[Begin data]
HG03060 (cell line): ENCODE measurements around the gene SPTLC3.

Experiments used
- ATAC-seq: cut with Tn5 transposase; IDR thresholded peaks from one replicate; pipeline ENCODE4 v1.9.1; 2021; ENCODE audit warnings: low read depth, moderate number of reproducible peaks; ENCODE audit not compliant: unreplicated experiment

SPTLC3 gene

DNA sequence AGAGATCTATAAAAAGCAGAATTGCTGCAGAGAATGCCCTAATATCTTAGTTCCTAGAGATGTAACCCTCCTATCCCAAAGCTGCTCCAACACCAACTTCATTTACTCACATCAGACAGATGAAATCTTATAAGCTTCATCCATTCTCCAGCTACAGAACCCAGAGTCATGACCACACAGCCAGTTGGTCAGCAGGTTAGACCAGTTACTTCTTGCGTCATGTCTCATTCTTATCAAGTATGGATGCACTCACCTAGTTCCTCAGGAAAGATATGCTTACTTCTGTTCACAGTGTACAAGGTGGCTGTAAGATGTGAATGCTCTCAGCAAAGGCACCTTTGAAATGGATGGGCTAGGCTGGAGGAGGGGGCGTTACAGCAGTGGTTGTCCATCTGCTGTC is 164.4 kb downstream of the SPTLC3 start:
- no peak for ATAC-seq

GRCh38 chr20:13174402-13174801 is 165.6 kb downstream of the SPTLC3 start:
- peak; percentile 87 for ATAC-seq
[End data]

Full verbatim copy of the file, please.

HG03060 (cell line): ENCODE measurements around the gene SPTLC3.

Experiments used
- ATAC-seq: cut with Tn5 transposase; IDR thresholded peaks from one replicate; pipeline ENCODE4 v1.9.1; 2021; ENCODE audit warnings: low read depth, moderate number of reproducible peaks; ENCODE audit not compliant: unreplicated experiment

SPTLC3 gene

DNA sequence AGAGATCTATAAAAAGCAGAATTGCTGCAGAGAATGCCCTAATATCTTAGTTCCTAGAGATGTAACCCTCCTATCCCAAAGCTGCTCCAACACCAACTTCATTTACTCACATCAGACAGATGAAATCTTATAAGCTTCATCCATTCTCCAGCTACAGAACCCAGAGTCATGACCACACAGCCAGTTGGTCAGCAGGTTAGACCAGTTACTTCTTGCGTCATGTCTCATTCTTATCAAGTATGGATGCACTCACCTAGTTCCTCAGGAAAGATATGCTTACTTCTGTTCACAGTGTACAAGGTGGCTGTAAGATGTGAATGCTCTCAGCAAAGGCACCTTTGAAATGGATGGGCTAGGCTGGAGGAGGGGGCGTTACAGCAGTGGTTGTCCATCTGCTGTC is 164.4 kb downstream of the SPTLC3 start:
- no peak for ATAC-seq

GRCh38 chr20:13174402-13174801 is 165.6 kb downstream of the SPTLC3 start:
- peak; percentile 87 for ATAC-seq